This historical map taken from Bible Study website shows the travel route of the Apostle Paul.
Greek Cyprus has expressed anger over plans by a group from the U.S.-based Biblical Archaeology Society to travel to the island’s northern side, on a trip to follow in the footsteps of the Apostle Paul.
Greek Cyprus’ Foreign Ministry said in a statement on its website yesterday that the group’s planned arrival on June 11 via Turkish Cyprus would “breach Cypriot and international law” and “be inconsistent with scholarly ethics.” It appealed to the group to amend its itinerary. The society’s two-week trip to Turkey and Cyprus will trace the footsteps of Paul on his 1st century A.D. mission to spread Christianity in the region. The ministry condemned the society’s tour because it will begin at Tymbou Airport in Turkish Cyprus, and the group has arranged hotel accommodations in Kyrenia. After visiting the regions in southern Turkey where Paul lived, the tour will take its participants to northern Cyprus on June 11.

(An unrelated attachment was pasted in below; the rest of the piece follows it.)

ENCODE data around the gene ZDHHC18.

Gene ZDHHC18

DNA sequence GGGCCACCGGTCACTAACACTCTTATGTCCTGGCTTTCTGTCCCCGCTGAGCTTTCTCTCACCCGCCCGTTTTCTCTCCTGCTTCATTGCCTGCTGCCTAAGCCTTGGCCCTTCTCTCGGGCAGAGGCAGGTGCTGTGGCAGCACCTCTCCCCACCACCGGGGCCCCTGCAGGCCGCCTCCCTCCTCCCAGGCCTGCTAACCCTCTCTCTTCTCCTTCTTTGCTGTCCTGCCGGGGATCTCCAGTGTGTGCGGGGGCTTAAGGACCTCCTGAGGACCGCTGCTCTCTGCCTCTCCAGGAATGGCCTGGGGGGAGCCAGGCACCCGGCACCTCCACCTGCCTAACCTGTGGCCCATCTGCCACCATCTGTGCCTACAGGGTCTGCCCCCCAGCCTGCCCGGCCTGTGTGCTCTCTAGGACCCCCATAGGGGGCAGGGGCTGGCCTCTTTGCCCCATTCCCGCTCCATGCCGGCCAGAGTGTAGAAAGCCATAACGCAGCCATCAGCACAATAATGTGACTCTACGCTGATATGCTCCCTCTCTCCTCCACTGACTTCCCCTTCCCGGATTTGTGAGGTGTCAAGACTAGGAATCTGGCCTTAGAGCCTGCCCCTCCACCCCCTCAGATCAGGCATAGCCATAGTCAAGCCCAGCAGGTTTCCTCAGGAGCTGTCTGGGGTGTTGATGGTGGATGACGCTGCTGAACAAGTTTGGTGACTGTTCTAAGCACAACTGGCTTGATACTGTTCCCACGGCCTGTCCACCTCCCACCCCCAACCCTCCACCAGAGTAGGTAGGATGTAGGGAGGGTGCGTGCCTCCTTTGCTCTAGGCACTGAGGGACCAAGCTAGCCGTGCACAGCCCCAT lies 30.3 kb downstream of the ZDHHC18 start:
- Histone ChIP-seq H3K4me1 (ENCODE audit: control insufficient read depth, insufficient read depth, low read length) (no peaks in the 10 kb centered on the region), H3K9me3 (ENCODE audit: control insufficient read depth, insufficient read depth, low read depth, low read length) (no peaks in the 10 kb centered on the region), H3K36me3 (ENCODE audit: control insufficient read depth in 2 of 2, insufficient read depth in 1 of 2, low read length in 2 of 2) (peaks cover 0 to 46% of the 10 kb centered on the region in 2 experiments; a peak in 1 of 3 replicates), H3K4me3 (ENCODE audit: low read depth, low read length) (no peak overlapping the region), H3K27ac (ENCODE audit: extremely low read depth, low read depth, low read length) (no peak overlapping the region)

The first journey of Paul started in Anatolia and took him to Cyprus and back to Anatolia. Paul and the group he led traveled from Antioch, located in what is now Antakya province in modern southern Turkey, to Perga, located in what is now Antalya
province. The group then sailed to Cyprus from Perga. Paul arrived at Salamis in northern Cyprus, an ancient city that was located north of where Famagusta is today. From Salamis, Paul traveled to the southern part of the island and then returned to Perga. His first journey ended in Antioch, where he returned from Perga.